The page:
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Global workshop explores basement membrane research

Jul. 18, 2019, 8:26 AM

Last week’s workshop drew dozens of basement membrane scientists from around the world.
Last week’s workshop drew dozens of basement membrane scientists from around the world. (photo by Joe Howell)

by Bill Snyder

An international workshop on basement membranes hosted last week by Vanderbilt University Medical Center attracted about 70 scientists from around the world. The three-day workshop was co-sponsored by the American Society of Matrix Biology.

The basement membrane is a specialized form of extracellular matrix that fills the space between cells, and which binds cells together to fashion functional tissue. Defects in its building blocks can lead to a wide variety of disorders, from heart, skin and kidney disease to blindness and cancer.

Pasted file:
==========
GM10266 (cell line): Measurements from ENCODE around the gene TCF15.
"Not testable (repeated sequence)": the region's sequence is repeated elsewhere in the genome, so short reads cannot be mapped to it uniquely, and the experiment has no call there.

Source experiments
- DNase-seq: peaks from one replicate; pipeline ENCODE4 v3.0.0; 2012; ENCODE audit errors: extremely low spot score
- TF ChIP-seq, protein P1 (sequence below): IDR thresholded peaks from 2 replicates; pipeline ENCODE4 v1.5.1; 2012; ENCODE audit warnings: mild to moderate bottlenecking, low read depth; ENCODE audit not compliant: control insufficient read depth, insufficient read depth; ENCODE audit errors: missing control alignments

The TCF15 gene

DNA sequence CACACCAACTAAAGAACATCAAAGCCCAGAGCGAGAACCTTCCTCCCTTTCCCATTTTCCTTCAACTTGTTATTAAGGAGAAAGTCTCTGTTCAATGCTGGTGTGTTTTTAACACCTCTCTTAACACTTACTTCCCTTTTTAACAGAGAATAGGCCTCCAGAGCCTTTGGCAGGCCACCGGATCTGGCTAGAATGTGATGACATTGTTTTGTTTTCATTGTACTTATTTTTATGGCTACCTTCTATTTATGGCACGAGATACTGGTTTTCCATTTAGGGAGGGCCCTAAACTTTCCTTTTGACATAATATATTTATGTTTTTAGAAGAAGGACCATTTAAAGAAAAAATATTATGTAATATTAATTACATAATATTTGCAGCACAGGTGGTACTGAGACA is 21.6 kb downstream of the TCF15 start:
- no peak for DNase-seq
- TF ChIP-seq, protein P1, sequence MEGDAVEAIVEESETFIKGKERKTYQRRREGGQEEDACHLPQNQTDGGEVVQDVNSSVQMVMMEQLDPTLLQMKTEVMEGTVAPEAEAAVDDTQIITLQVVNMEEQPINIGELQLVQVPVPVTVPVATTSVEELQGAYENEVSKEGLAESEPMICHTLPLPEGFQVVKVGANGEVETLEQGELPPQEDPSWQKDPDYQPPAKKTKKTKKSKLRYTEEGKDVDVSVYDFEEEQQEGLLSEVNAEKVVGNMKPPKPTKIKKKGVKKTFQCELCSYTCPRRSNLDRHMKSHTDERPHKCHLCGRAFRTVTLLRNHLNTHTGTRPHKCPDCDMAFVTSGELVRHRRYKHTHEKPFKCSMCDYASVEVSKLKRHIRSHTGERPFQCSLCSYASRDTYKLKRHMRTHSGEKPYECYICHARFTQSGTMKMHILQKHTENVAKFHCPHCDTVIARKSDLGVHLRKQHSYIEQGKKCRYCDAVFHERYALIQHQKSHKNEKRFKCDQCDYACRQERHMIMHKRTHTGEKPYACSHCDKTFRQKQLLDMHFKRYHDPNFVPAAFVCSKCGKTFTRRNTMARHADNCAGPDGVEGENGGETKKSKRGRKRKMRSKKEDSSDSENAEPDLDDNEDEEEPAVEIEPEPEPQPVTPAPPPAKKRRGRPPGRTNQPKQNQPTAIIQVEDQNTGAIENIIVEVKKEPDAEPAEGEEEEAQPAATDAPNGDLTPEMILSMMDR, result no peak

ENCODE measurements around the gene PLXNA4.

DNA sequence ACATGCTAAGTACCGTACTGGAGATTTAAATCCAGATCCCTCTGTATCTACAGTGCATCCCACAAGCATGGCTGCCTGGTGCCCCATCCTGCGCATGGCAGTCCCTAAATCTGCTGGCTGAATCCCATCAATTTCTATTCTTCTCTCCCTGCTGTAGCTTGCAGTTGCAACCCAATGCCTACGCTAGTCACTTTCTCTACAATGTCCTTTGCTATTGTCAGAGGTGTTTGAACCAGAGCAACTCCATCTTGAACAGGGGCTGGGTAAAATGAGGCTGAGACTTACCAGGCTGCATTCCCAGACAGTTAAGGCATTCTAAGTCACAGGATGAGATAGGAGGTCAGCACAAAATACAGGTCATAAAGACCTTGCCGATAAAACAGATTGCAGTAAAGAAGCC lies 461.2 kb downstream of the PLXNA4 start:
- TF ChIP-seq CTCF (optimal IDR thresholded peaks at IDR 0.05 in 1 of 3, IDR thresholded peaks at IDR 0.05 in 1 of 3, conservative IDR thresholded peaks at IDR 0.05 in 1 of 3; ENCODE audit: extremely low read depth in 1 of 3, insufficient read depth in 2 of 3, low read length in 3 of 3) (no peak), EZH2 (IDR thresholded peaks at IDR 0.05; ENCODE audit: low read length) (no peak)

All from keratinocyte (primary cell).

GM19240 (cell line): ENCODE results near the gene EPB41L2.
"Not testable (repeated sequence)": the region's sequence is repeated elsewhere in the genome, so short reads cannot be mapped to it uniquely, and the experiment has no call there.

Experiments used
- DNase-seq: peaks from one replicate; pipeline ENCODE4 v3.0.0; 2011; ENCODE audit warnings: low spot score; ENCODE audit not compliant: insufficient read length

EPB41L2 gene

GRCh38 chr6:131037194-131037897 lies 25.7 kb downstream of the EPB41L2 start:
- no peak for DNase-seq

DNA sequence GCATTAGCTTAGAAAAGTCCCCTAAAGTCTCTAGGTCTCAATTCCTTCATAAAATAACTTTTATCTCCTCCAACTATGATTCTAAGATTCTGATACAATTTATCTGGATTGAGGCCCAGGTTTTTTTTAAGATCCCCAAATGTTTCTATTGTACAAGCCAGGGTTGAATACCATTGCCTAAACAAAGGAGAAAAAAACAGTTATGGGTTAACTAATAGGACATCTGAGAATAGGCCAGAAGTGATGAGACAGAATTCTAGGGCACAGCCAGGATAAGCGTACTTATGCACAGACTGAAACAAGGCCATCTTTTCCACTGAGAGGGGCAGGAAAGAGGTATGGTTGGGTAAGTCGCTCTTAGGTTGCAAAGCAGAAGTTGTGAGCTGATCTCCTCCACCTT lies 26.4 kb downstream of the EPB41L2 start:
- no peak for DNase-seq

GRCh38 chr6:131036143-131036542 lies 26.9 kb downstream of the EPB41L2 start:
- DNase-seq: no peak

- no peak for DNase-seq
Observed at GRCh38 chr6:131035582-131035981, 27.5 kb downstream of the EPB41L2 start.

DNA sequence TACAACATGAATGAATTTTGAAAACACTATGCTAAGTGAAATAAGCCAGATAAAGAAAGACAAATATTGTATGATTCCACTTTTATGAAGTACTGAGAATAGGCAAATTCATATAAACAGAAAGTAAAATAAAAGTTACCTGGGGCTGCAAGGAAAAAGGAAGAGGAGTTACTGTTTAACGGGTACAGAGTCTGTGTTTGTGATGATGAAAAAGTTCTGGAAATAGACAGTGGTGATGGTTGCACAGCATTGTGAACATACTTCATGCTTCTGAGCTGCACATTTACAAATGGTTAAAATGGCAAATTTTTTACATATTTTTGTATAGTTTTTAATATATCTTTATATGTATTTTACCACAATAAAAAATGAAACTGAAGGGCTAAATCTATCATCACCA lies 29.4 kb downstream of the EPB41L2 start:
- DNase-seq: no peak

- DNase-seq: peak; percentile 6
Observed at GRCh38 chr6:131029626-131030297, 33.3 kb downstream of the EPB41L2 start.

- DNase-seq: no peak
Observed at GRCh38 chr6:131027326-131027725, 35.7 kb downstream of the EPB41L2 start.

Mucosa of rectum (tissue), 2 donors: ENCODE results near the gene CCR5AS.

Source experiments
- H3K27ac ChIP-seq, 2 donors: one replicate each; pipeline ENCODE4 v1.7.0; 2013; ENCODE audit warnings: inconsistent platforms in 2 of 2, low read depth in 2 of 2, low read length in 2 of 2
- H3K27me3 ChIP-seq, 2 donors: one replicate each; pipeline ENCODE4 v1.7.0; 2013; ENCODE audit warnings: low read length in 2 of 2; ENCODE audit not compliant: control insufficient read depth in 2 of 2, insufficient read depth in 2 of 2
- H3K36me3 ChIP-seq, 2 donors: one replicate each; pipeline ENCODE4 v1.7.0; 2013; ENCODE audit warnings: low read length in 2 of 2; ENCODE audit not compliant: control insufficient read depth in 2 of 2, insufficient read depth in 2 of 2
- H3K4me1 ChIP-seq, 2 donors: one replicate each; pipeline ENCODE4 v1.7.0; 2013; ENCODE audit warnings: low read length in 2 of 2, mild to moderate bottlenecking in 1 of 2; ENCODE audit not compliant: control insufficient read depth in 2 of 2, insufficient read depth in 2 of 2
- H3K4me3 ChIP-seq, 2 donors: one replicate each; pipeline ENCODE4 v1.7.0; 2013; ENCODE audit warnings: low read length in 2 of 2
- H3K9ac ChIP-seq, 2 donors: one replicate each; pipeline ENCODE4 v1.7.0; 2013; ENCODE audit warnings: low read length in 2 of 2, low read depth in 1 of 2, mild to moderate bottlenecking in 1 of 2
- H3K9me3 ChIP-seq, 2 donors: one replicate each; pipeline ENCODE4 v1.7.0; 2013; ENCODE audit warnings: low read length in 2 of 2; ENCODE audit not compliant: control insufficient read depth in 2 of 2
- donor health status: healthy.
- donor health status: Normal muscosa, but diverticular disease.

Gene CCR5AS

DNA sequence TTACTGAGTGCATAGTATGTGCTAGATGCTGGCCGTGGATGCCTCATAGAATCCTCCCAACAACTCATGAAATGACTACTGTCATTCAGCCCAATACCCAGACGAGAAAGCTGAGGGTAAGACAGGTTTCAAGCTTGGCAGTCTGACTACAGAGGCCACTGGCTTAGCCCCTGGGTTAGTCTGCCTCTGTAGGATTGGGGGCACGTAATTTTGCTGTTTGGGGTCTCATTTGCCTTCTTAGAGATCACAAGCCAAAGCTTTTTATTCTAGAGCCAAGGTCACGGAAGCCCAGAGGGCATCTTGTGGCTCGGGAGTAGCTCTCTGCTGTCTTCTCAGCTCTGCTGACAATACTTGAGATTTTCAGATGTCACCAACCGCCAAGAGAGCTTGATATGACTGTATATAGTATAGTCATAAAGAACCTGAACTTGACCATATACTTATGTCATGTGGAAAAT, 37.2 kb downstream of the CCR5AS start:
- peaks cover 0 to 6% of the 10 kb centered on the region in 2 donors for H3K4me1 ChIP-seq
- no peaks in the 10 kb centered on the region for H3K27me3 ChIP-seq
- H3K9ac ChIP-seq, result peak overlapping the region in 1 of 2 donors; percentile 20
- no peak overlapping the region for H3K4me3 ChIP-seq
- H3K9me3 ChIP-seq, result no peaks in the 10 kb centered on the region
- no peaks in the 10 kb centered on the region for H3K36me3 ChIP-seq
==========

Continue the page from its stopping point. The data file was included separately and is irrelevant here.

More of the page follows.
Cynthia Reinhart-King, PhD, Cornelius Vanderbilt Chair and professor of Biomedical Engineering in the Vanderbilt University School of Engineering, gave the keynote address on July 10 on the role of “matrix stiffening” in vascular function.

Roy Zent, PhD, MBBCh, the Thomas F. Frist Sr. Professor of Medicine in the Vanderbilt University School of Medicine, co-chaired the meeting with Jeffrey Miner, PhD, professor of Medicine at Washington University School of Medicine in St. Louis, Missouri.

The speakers represented universities from throughout the United States and Europe as well as Israel, Australia, China and Japan. Ten of the 35 speakers were from Vanderbilt University, which demonstrates the breadth and depth of the research being conducted through the Vanderbilt Center for Matrix Biology, Zent said.

The meeting was supported by the National Institute of Arthritis and Musculoskeletal and Skin Diseases, the Burroughs Wellcome Fund and by the Vanderbilt Center for Matrix Biology.

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